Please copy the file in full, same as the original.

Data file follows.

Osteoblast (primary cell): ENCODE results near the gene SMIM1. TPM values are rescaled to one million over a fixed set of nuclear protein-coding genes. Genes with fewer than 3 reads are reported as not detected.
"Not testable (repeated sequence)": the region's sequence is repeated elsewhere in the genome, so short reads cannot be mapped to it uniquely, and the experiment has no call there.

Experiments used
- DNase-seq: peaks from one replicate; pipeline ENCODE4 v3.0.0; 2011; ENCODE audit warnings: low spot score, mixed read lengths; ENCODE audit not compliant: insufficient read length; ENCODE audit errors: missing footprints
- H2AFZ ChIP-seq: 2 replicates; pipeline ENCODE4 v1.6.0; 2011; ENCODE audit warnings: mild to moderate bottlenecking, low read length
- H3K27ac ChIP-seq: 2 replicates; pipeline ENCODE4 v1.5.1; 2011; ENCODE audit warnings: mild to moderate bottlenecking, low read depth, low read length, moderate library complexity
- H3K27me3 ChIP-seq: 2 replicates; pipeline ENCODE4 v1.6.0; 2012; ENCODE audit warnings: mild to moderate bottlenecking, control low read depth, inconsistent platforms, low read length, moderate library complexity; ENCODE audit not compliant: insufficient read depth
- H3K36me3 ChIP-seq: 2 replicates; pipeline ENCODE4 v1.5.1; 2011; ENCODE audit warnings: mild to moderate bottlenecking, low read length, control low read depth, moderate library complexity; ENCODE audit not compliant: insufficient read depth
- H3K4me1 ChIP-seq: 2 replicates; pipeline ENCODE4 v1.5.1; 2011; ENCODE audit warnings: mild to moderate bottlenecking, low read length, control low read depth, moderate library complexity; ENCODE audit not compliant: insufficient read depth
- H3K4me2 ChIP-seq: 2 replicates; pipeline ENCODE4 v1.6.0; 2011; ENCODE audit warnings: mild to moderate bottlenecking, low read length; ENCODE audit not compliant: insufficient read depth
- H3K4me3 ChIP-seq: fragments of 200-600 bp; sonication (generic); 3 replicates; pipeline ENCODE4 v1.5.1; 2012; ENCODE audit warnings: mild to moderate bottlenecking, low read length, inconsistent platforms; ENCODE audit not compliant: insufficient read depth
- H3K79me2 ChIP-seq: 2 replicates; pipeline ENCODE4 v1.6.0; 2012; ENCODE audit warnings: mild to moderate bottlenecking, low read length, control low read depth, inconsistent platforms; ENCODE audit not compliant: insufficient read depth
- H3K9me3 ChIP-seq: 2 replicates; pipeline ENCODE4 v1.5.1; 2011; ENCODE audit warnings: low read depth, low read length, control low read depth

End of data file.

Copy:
Osteoblast (primary cell): ENCODE results near the gene SMIM1. TPM values are rescaled to one million over a fixed set of nuclear protein-coding genes. Genes with fewer than 3 reads are reported as not detected.
"Not testable (repeated sequence)": the region's sequence is repeated elsewhere in the genome, so short reads cannot be mapped to it uniquely, and the experiment has no call there.

Experiments used
- DNase-seq: peaks from one replicate; pipeline ENCODE4 v3.0.0; 2011; ENCODE audit warnings: low spot score, mixed read lengths; ENCODE audit not compliant: insufficient read length; ENCODE audit errors: missing footprints
- H2AFZ ChIP-seq: 2 replicates; pipeline ENCODE4 v1.6.0; 2011; ENCODE audit warnings: mild to moderate bottlenecking, low read length
- H3K27ac ChIP-seq: 2 replicates; pipeline ENCODE4 v1.5.1; 2011; ENCODE audit warnings: mild to moderate bottlenecking, low read depth, low read length, moderate library complexity
- H3K27me3 ChIP-seq: 2 replicates; pipeline ENCODE4 v1.6.0; 2012; ENCODE audit warnings: mild to moderate bottlenecking, control low read depth, inconsistent platforms, low read length, moderate library complexity; ENCODE audit not compliant: insufficient read depth
- H3K36me3 ChIP-seq: 2 replicates; pipeline ENCODE4 v1.5.1; 2011; ENCODE audit warnings: mild to moderate bottlenecking, low read length, control low read depth, moderate library complexity; ENCODE audit not compliant: insufficient read depth
- H3K4me1 ChIP-seq: 2 replicates; pipeline ENCODE4 v1.5.1; 2011; ENCODE audit warnings: mild to moderate bottlenecking, low read length, control low read depth, moderate library complexity; ENCODE audit not compliant: insufficient read depth
- H3K4me2 ChIP-seq: 2 replicates; pipeline ENCODE4 v1.6.0; 2011; ENCODE audit warnings: mild to moderate bottlenecking, low read length; ENCODE audit not compliant: insufficient read depth
- H3K4me3 ChIP-seq: fragments of 200-600 bp; sonication (generic); 3 replicates; pipeline ENCODE4 v1.5.1; 2012; ENCODE audit warnings: mild to moderate bottlenecking, low read length, inconsistent platforms; ENCODE audit not compliant: insufficient read depth
- H3K79me2 ChIP-seq: 2 replicates; pipeline ENCODE4 v1.6.0; 2012; ENCODE audit warnings: mild to moderate bottlenecking, low read length, control low read depth, inconsistent platforms; ENCODE audit not compliant: insufficient read depth
- H3K9me3 ChIP-seq: 2 replicates; pipeline ENCODE4 v1.5.1; 2011; ENCODE audit warnings: low read depth, low read length, control low read depth